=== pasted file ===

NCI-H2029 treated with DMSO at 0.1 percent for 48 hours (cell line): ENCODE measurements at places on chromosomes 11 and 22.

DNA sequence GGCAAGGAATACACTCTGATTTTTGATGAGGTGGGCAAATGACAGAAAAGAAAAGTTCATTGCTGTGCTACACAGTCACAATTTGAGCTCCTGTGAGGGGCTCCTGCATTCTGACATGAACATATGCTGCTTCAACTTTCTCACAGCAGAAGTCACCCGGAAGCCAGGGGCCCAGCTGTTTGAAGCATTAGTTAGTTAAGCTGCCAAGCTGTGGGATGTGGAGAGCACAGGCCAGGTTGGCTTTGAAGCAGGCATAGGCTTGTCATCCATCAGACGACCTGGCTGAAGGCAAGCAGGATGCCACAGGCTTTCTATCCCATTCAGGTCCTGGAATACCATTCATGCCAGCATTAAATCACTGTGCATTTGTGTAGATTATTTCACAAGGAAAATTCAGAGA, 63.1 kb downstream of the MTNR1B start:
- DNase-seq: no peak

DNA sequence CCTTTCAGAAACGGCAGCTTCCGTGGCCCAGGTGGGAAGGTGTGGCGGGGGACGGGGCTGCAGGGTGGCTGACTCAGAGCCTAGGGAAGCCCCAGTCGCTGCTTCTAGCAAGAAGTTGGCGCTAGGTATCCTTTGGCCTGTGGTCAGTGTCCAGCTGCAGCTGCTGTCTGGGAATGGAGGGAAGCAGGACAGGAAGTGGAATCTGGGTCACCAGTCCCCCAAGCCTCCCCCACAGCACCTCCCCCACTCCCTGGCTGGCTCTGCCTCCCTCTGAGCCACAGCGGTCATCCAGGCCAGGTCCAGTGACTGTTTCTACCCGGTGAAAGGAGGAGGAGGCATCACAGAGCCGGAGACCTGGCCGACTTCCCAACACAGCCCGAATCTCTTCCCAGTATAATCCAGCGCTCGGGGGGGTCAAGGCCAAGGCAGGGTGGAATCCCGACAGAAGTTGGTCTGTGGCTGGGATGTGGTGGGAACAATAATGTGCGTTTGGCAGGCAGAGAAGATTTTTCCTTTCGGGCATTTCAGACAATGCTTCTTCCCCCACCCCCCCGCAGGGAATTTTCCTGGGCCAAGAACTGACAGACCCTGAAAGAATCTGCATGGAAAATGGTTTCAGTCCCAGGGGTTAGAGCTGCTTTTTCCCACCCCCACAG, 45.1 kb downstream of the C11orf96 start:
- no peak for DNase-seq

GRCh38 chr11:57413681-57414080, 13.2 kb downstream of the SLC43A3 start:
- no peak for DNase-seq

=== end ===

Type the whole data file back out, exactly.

NCI-H2029 treated with DMSO at 0.1 percent for 48 hours (cell line): ENCODE measurements at places on chromosomes 11 and 22.

DNA sequence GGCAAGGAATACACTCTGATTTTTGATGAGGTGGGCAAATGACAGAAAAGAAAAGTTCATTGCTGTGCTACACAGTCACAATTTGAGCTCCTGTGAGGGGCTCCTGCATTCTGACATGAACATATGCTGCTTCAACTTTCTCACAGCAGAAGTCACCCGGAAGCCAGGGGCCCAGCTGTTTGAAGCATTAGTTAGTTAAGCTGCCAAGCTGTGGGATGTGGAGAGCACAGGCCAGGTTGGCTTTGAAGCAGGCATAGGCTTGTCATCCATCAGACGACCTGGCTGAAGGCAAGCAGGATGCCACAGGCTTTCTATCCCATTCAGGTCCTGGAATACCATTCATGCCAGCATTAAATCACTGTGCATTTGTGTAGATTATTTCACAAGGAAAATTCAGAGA, 63.1 kb downstream of the MTNR1B start:
- DNase-seq: no peak

DNA sequence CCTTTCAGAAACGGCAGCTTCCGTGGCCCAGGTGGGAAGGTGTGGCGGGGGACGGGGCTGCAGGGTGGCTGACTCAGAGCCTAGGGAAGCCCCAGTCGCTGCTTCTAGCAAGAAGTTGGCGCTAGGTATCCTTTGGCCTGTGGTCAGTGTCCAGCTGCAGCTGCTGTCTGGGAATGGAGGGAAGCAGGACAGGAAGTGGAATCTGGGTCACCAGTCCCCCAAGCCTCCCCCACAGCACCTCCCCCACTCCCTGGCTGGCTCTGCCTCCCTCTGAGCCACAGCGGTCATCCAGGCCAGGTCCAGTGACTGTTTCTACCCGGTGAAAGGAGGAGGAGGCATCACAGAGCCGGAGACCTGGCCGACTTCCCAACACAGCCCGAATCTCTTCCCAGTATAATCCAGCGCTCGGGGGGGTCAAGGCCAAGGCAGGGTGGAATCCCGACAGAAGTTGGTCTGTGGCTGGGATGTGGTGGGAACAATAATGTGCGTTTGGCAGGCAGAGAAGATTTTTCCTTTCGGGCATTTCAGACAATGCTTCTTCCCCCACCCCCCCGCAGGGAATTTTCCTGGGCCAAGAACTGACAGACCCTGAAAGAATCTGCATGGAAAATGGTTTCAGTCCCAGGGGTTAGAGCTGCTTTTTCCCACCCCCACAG, 45.1 kb downstream of the C11orf96 start:
- no peak for DNase-seq

GRCh38 chr11:57413681-57414080, 13.2 kb downstream of the SLC43A3 start:
- no peak for DNase-seq